Ever had a vision so strong you could swear it was real? I have. More than once. I guess it's just because I am rather visually oriented... but then again, at other times, it's been a distinctly real internal auditory message. Well, God probably isn't particular about which of our senses he appeals to when he wants us to find him. In my experience, he just insists on finding me where we am, and just when I need it the most.
I first truly knew the presence of God back in 1989, three days after my now-ex-husband walked away from our marriage. I was in my late 30's, had been a full-time mom raising my two boys, and the shock of learning that I was about to be alone and responsible for two small children with no job was huge. Not only was I emotionally devastated by the demise of my marriage, but I also had no idea how I was going to survive. Friday, Saturday and most of Sunday, I had a very strong recurring vision of being pushed toward the edge of a cliff and knowing I was being asked to jump off. I didn't want to. I REALLY, REALLY didn't want to.
Sunday night was when it happened. I don't really remember there being a specific catalyst, but by evening after I had put the boys to bed, I realized that I was no longer alone at the edge of that cliff - that I could indeed let go and fall off - but I knew without hesitation that God the Father was going to catch me. It was then that I realized I could go on with my life, and that I could rely on the very real presence of God. (Yes, it really took three days to "rise" again.) Looking back, I now see the connection between that turnaround with sharing the Eucharist with my community and with Paschal Mystery.
In retrospect, I realize that was one of several times in my life that God has reached out and definitively made his presence known. It was the first of two instances when it was pretty specifically connected to the grace of a sacrament. The other experience was directly related to celebrating Reconciliation and I have written about that previously. The experience I have described above is one reason I knew to trust the second one. I already had a history with God.
This relationship with God has been is a distinctly personal one, although I admit I probably don't always live up to my part of the commitment as I should. Holiness is not particularly easy for me - and I admit I struggle. But no matter how unworthy I may feel, no matter what I have gone through in terms of life difficulties, I have never for one instant doubted the love of the Father, through Jesus Christ. That is why, whenever I lead psalms and hymns that speak of God's mercy and love for those who suffer, I am genuinely praying - in gratitude for the one who "raises up the lowly." Because I have been there - and lived to tell of the "marvelous works of God." Because "God, who is mighty, has done great things in me."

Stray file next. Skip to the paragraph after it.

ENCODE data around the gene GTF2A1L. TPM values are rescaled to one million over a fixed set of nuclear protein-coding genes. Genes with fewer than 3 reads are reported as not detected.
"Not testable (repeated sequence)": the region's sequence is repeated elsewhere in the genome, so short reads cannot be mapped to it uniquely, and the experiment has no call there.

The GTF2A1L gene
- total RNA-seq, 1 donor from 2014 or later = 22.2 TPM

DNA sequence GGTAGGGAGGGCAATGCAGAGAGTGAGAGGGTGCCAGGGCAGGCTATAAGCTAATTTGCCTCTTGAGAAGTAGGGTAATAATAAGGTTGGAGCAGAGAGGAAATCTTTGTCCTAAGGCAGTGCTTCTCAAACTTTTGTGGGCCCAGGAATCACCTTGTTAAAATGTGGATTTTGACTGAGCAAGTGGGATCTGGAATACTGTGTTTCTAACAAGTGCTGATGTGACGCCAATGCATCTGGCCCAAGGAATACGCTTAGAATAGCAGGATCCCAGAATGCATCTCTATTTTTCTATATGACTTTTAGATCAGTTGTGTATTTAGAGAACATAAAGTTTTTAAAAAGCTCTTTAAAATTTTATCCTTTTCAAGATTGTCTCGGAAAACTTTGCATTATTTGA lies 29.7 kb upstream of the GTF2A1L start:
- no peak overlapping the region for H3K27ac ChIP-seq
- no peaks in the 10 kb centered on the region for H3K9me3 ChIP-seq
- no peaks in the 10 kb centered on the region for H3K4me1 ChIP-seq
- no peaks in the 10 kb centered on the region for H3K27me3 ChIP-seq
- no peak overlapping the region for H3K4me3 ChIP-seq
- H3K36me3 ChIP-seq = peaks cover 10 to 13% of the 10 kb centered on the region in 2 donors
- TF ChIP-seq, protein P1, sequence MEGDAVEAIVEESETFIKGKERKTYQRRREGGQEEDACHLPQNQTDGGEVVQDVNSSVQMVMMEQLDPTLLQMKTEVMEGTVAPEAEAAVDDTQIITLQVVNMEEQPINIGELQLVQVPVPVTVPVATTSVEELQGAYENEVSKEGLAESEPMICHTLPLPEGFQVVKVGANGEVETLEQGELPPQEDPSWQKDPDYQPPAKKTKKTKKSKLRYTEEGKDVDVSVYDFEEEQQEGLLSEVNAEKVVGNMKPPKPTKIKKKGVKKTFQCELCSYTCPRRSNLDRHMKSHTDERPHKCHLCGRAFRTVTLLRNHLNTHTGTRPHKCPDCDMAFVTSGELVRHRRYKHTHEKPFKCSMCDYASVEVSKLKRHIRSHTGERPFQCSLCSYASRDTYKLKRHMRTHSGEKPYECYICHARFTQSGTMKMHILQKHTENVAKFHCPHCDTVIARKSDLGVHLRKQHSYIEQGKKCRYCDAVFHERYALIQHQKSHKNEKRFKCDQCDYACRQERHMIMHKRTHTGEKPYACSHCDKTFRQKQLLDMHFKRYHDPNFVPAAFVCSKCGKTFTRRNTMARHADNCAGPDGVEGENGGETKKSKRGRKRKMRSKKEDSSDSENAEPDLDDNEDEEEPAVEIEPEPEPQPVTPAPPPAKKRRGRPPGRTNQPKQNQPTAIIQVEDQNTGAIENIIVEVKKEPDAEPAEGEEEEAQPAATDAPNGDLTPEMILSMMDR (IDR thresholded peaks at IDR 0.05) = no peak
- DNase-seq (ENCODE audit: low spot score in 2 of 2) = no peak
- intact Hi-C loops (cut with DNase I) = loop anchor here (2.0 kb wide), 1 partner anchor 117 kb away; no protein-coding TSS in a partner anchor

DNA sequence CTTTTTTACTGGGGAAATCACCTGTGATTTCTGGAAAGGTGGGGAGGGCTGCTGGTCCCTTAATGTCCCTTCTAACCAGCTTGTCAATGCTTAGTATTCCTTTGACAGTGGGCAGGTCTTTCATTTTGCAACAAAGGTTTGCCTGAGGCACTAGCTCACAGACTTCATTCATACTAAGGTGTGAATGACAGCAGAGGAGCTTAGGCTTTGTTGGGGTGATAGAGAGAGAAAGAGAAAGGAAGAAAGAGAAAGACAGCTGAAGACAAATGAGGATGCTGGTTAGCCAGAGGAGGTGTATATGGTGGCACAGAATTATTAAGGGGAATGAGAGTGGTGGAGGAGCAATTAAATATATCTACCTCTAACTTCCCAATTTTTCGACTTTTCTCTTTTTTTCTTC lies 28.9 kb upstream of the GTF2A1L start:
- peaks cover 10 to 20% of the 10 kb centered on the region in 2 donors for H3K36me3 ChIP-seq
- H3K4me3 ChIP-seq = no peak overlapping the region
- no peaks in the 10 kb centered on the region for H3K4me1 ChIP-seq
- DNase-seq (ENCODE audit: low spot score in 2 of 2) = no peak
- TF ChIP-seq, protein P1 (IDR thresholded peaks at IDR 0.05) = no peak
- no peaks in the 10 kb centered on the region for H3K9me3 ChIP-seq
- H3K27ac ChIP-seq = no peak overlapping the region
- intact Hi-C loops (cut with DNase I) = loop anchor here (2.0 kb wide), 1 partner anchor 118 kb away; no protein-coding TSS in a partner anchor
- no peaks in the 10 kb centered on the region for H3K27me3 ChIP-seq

At first, for me, it was definitely a relationship with the Father. A child of divorce myself, I had always longed for the daily presence of a father figure. Later, during my Cursillo, I felt drawn to the person of Jesus, who became much more real to me through that experience. As the years have gone by, I have relied on the Holy Spirit directly during my teaching, writing and when I am a cantor. I'd have to say that which person of the Trinity feels closest is somewhat situational, but it is always a personal relationship - I never feel distance between us, though, like any relationship, there can sometimes be interference from distractions.
It saddens me when I hear that many Catholics don't think it's possible to have a personal relationship with God - or that it's simply too "Protestant" to do so. Marcel LeJeune says it's something we can and should choose. Well and good. But I suspect many people do not find themselves free to make that choice. They are perhaps too bound by awe of a distant all-powerful God and by all that keeps them rooted to the things of this world, including most especially their own "agendas" and expectations about God.
I believe the first step to making that choice is simply to be open to a greater agenda than our own - to be alive to the movement of God's grace and to be willing to respond to invitation. God is the one who reaches out to us - and he never stops. The Catechism says "grace is favor, the free and undeserved help that God gives us to respond to his call to become children of God, adoptive sons, partakers of the divine nature and of eternal life". (CCC 1996)
Do you want to claim your place as a child of God? Wait. Listen. Watch. Be aware. Be open. God is always near - and he has a plan for you. I can testify to that. For some of us, it takes a mighty time of crisis. We are forced to crash and burn before we can be broken open enough to realize that the one who was crucified stands ready to take us by the hand and lead us through the darkness of human grief and despair that he himself once experienced. What I would wish for others is less drama and more willingness to not only acknowledge the existence and power of God, but to choose intimacy with him.